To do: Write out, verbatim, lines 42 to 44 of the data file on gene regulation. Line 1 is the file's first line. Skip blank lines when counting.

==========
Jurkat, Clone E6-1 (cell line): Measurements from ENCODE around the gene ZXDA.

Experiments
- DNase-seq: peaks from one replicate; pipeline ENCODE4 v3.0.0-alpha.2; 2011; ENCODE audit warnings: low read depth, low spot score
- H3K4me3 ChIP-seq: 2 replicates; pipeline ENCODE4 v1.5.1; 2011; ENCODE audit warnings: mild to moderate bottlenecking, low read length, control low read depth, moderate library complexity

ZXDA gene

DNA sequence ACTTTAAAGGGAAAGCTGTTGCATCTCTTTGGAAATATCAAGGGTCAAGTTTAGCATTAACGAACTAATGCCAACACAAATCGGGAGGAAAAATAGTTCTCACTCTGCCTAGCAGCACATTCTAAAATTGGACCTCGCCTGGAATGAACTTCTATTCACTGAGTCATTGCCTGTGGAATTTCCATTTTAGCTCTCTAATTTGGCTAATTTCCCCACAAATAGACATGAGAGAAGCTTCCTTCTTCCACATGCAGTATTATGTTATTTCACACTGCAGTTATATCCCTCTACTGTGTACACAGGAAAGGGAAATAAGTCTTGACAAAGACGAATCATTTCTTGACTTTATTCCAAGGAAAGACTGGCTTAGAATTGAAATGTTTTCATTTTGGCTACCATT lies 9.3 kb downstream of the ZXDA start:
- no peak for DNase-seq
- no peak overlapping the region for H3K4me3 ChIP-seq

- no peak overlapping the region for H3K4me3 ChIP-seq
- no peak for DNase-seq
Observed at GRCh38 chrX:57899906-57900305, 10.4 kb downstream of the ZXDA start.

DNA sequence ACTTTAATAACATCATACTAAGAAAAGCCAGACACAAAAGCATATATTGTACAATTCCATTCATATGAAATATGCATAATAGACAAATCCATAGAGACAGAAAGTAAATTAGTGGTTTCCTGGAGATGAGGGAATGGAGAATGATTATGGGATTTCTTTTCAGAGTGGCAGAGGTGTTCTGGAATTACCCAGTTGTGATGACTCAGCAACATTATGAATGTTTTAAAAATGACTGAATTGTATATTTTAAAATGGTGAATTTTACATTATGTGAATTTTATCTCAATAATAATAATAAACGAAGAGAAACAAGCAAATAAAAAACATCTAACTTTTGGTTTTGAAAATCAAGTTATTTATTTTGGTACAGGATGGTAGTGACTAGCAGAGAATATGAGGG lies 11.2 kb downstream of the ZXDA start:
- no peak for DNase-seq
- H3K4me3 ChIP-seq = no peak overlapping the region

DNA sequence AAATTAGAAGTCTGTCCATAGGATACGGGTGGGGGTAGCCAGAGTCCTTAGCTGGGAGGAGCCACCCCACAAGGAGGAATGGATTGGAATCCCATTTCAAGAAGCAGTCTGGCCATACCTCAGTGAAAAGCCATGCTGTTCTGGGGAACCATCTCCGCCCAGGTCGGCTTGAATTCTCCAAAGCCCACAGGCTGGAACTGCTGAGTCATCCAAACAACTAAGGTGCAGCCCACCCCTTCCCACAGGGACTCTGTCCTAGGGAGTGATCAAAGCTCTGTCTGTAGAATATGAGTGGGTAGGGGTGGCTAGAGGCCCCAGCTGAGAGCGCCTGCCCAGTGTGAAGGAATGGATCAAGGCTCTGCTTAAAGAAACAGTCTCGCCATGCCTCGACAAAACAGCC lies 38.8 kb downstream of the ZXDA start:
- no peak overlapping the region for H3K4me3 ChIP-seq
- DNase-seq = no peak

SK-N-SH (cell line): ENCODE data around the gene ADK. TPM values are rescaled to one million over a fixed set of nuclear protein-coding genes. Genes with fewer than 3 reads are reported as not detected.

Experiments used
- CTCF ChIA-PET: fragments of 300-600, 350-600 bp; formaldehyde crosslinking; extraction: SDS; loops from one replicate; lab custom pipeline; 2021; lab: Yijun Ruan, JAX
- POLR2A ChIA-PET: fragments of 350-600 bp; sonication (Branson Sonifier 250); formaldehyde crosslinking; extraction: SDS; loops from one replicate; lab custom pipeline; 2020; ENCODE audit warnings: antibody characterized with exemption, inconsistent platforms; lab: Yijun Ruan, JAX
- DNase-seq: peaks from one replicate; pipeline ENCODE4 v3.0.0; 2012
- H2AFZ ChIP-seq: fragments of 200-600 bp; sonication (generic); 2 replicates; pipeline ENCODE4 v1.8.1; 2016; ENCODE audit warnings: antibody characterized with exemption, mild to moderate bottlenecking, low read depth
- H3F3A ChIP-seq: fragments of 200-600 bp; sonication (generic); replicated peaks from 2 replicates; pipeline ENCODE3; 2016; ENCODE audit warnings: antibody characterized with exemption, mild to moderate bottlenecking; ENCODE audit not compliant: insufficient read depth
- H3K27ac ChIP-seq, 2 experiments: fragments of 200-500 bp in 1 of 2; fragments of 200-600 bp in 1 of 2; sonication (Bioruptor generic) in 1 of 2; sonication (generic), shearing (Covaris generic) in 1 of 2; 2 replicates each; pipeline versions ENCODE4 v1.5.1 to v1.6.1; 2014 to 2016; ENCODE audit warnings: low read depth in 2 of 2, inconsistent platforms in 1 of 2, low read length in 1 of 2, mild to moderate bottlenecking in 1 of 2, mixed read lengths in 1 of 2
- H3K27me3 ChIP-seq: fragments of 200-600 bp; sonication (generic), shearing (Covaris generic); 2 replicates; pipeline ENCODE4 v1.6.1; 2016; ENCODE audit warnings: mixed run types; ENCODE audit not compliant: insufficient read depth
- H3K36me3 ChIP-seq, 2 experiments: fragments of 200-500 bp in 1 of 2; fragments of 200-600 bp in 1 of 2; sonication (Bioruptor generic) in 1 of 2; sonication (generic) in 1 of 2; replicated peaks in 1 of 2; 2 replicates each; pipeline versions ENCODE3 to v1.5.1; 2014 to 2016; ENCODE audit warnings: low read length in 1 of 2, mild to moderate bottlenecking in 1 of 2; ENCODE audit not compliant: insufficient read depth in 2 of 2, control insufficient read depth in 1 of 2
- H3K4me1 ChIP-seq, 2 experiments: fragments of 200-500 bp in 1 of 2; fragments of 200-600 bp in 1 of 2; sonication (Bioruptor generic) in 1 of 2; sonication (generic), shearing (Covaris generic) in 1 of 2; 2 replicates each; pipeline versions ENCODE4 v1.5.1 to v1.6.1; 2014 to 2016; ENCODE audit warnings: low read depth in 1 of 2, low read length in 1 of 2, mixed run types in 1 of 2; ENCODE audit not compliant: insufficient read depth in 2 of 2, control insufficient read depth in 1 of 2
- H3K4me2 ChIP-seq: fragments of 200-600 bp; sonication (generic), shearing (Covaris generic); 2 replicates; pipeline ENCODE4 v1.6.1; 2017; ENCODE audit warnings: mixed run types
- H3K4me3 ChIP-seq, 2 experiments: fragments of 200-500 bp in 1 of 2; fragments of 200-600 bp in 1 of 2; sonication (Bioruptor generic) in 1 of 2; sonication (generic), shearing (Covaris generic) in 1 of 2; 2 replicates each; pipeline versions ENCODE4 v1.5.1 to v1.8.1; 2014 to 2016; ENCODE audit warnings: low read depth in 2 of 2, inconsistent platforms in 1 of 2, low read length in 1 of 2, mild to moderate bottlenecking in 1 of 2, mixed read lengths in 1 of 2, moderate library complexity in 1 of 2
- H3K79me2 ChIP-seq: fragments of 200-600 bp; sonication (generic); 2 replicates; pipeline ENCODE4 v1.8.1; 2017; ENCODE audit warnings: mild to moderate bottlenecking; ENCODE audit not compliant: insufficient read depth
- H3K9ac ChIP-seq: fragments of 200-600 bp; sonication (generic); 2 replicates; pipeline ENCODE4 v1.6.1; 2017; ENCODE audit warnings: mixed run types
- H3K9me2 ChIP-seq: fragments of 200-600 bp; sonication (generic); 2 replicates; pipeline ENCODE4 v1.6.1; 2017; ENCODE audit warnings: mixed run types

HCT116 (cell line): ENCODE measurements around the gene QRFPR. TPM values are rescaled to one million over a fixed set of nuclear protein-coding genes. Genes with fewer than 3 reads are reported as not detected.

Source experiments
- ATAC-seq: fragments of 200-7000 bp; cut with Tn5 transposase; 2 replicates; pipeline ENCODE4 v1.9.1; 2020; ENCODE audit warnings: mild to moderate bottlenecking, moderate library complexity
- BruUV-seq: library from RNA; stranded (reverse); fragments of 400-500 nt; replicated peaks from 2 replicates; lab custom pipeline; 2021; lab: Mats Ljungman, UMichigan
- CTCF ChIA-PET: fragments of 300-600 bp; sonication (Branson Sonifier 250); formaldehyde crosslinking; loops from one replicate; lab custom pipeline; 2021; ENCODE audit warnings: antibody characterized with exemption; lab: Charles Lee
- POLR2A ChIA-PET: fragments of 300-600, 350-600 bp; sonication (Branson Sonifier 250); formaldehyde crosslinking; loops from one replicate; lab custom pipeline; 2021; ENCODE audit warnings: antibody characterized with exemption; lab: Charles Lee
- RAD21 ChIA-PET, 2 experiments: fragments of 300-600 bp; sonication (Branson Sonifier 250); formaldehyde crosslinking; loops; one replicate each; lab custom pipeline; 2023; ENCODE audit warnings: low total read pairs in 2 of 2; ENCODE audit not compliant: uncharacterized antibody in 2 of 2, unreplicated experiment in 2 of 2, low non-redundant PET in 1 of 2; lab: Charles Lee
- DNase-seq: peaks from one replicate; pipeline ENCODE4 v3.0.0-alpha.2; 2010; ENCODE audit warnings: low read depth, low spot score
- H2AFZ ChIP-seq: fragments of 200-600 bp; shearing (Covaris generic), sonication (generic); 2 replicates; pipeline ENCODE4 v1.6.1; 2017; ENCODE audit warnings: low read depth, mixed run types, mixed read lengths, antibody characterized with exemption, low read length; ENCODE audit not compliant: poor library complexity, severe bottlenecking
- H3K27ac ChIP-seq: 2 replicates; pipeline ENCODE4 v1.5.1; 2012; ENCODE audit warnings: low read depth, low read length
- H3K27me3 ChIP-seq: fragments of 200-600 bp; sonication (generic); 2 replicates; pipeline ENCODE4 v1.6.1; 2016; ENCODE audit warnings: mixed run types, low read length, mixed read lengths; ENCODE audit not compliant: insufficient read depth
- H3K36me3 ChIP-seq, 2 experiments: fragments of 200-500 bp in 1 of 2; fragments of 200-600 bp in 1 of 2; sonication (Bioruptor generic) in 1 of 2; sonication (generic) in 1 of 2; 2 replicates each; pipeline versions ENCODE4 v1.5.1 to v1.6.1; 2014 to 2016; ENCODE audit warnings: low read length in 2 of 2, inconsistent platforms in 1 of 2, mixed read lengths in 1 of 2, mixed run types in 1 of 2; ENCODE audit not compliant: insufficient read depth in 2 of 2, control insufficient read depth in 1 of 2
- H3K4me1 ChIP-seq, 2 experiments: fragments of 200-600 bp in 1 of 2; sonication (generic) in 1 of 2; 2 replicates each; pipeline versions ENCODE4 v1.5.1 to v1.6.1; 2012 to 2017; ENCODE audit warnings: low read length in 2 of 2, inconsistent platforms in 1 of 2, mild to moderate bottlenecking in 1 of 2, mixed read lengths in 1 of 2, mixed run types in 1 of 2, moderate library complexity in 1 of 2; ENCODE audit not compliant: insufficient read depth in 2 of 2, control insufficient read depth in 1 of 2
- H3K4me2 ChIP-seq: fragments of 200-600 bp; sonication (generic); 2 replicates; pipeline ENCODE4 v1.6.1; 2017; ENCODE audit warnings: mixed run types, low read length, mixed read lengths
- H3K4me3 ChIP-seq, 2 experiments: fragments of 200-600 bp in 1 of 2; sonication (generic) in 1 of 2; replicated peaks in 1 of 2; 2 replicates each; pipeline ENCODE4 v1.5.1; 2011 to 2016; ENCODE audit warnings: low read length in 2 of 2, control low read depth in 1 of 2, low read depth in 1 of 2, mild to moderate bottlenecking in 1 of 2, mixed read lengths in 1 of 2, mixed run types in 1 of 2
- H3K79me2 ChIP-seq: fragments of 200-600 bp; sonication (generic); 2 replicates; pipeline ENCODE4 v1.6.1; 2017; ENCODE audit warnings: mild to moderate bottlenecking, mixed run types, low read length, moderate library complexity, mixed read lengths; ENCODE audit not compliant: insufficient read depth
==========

- H2AFZ ChIP-seq: fragments of 200-600 bp; shearing (Covaris generic), sonication (generic); 2 replicates; pipeline ENCODE4 v1.6.1; 2017; ENCODE audit warnings: low read depth, mixed run types, mixed read lengths, antibody characterized with exemption, low read length; ENCODE audit not compliant: poor library complexity, severe bottlenecking
- H3K27ac ChIP-seq: 2 replicates; pipeline ENCODE4 v1.5.1; 2012; ENCODE audit warnings: low read depth, low read length
- H3K27me3 ChIP-seq: fragments of 200-600 bp; sonication (generic); 2 replicates; pipeline ENCODE4 v1.6.1; 2016; ENCODE audit warnings: mixed run types, low read length, mixed read lengths; ENCODE audit not compliant: insufficient read depth